Heat a large non-stick skillet over medium heat.  Mix all of the ingredients for the pancakes into a small bowl.  Spray the skillet with cooking spray and spoon the batter into 4 round pancakes in the skillet.  Let the pancakes cook until bubbles start to form in the batter around the side.  Flip and continue to cook on the other side until the center on the pancake springs back when lightly touched.
Many questions about the role of such an important intermediate of lipid metabolism remains unanswered, e.g., the role of BHB in food control. For example, whether or not BHB could act as a satiety signal in the brain, considering its role in energy supply to CNS. We have to consider that the effects of KBs on hunger reduction can only be seen after many days following fasting or KD initiation (Paoli et al., 2010); this is consistent with the abovementioned threshold of brain utilization of KB as an energy source, i.e., 4 mmol/L (Veech, 2004), which is close to the Km for the monocarboxylate transporter (Leino et al., 2001). During the first days of fasting or KD there is a rise of BHB and adiponectin concentrations (Halberg et al., 2005). One of the putative causes of hunger in starved humans may be due—together with other causes—to adiponectin. When adiponectin binds to its receptor AdipoR1, AMP-activated protein kinase (AMPK) is phosphorylated in the ARC of the hypothalamus (Valassi et al., 2008). The increase of AMPK activity in the hypothalamus may increase food intake and hepatic glucose output in mice while the decrease seems to reduce food intake (Zhang et al., 2009). KDs can also act similarly to a caloric restriction on AMPK (Newman and Verdin, 2014). Interestingly, AMPK seems to have opposing actions on the liver, muscle tissues and the brain: in liver and muscle AMPK activation increases FA oxidation by decreasing malonyl-CoA concentrations (Malonyl-CoA is the first intermediate in the lipogenic pathway and is also an inhibitor of carnitine palmitoyltransferase-1 (CPT-1). CPT-1 activity can be limiting for FA oxidation), through the inactivation of the acetyl-CoA carboxylase 1 (ACC1). AMPK can also increase the activity of malonyl-CoA decarboxylase (MCD), which enhances the decrease of malonyl-CoA levels.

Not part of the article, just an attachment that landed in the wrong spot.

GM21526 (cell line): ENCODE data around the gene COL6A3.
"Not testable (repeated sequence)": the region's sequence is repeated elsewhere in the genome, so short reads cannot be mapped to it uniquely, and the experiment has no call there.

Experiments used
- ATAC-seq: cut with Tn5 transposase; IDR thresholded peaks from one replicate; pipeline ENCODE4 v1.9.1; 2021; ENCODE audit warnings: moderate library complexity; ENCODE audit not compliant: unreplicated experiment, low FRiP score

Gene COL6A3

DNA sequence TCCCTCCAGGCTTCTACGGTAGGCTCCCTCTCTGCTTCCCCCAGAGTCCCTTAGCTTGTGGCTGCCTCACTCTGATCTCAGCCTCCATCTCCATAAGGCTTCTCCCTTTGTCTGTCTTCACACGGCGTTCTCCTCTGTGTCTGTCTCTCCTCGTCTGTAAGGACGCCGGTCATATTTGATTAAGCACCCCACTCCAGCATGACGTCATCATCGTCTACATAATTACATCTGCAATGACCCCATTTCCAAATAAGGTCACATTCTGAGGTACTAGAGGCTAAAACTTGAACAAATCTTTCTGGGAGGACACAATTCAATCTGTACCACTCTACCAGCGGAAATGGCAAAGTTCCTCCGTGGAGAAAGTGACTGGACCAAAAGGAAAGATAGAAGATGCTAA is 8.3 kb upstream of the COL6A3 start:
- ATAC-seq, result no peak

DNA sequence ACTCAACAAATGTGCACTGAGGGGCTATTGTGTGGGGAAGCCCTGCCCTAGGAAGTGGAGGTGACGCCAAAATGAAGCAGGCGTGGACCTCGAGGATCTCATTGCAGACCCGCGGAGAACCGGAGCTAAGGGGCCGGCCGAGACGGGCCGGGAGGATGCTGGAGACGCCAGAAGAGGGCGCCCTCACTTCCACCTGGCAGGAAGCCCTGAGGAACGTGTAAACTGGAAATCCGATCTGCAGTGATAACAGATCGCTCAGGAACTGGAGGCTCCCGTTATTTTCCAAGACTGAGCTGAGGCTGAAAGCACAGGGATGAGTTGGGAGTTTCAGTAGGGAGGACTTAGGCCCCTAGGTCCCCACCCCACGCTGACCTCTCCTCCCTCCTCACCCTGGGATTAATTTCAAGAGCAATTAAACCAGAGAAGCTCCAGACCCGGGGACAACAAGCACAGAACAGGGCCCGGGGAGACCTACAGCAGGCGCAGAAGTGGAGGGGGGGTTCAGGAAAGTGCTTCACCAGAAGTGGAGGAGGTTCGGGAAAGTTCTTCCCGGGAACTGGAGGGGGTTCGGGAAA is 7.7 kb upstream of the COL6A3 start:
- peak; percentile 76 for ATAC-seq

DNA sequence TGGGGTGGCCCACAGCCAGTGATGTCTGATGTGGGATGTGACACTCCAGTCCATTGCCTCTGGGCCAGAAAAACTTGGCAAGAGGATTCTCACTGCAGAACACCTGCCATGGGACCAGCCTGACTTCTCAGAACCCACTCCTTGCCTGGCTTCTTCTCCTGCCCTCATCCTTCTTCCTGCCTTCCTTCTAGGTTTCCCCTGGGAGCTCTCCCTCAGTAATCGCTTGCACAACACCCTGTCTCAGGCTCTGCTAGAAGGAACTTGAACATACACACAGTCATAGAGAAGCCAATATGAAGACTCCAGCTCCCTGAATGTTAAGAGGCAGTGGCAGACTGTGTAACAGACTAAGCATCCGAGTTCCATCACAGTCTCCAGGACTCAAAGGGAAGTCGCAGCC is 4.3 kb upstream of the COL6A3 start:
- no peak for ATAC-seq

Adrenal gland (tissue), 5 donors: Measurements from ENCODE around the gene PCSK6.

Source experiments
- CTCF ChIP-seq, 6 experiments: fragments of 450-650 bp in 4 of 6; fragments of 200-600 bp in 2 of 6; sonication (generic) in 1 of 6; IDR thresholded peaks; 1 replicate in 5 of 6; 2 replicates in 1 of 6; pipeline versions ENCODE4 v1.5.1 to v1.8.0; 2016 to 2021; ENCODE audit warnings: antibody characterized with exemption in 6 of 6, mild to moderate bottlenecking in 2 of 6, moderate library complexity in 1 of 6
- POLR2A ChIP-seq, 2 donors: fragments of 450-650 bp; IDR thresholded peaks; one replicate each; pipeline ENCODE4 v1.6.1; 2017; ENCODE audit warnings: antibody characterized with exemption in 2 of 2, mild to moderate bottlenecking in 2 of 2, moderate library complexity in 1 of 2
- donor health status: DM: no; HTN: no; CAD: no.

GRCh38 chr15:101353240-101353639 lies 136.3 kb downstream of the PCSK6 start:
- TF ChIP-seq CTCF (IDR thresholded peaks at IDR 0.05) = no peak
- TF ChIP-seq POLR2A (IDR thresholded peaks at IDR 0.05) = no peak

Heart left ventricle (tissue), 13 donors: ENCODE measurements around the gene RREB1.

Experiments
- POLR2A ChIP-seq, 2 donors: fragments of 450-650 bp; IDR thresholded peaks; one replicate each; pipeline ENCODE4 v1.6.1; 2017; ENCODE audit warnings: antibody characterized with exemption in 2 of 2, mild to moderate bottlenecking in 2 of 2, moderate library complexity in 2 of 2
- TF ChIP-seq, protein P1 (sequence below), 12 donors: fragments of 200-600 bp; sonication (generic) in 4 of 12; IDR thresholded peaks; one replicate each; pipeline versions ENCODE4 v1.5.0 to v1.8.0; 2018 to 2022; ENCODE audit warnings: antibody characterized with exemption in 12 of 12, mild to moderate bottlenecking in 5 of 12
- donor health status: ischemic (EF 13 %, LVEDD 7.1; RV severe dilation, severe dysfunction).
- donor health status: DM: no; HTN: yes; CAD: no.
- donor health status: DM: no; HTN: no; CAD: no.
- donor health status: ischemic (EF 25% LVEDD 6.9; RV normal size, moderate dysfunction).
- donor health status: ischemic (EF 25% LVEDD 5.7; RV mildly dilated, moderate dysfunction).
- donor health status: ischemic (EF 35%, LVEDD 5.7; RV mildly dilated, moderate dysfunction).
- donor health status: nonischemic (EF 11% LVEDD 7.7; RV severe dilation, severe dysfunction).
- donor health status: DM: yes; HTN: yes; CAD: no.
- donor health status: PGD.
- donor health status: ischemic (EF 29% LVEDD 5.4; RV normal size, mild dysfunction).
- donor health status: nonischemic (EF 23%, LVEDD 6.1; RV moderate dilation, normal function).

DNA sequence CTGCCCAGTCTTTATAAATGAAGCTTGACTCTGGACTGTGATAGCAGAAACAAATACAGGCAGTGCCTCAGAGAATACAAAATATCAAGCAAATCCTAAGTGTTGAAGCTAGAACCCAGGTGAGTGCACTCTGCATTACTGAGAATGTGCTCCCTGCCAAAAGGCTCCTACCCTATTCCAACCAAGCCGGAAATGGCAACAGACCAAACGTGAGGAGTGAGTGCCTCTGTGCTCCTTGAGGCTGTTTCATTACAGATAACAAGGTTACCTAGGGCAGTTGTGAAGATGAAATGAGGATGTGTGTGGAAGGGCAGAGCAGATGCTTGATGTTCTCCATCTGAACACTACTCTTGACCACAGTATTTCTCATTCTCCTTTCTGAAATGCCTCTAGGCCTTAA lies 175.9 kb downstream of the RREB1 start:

Maria, can you clarify the recipe as far as fluid ounces versus weighted ounces? For example, for the boiling water, 1.5 cups of water is 12 fluid ounces, but 1.5 cups of water does not weigh 12 weighted ounces. As I watch your video, you weigh the boiling water in a measuring cup, but once again I’m not sure if it’s supposed to be 12 fluid or weighted ounces. And is that true for the vinegar and egg whites as well… fluid ounces versus weighted ounces?
I am a little confused about beating the egg whites with a hand mixer. I used 12 large egg whites as the recipe says. However, I did not add cream of tartar as I have none. I have been beating these egg whites for almost 40 minutes with an electric hand mixer and I still have not yet come to the consistency as your photo shows for stiff egg whites. So my questions are, is this amount of time normal for beating the egg whites? And what amount of time would you recommend if this is not the normal amount of time?

Research shows that Western diet habits are a factor in development of metabolic syndrome, with high consumption of food that is not biochemically suited to humans.[21] Weight gain is associated with metabolic syndrome. Rather than total adiposity, the core clinical component of the syndrome is visceral and/or ectopic fat (i.e., fat in organs not designed for fat storage) whereas the principal metabolic abnormality is insulin resistance.[22] The continuous provision of energy via dietary carbohydrate, lipid, and protein fuels, unmatched by physical activity/energy demand creates a backlog of the products of mitochondrial oxidation, a process associated with progressive mitochondrial dysfunction and insulin resistance.
Our keto bread recipe has a beautiful golden crust. It has great structure with a lovely rise and perfect bread-like crumb. It slices well for sandwiches or toasting, but you don’t have to toast or grill it to make it taste good. Sliced with a smear of salted butter is keto perfection. And it actually tastes like bread, not eggs or almonds or coconut. Additionally, this bread will keep well wrapped in the fridge for up to a week!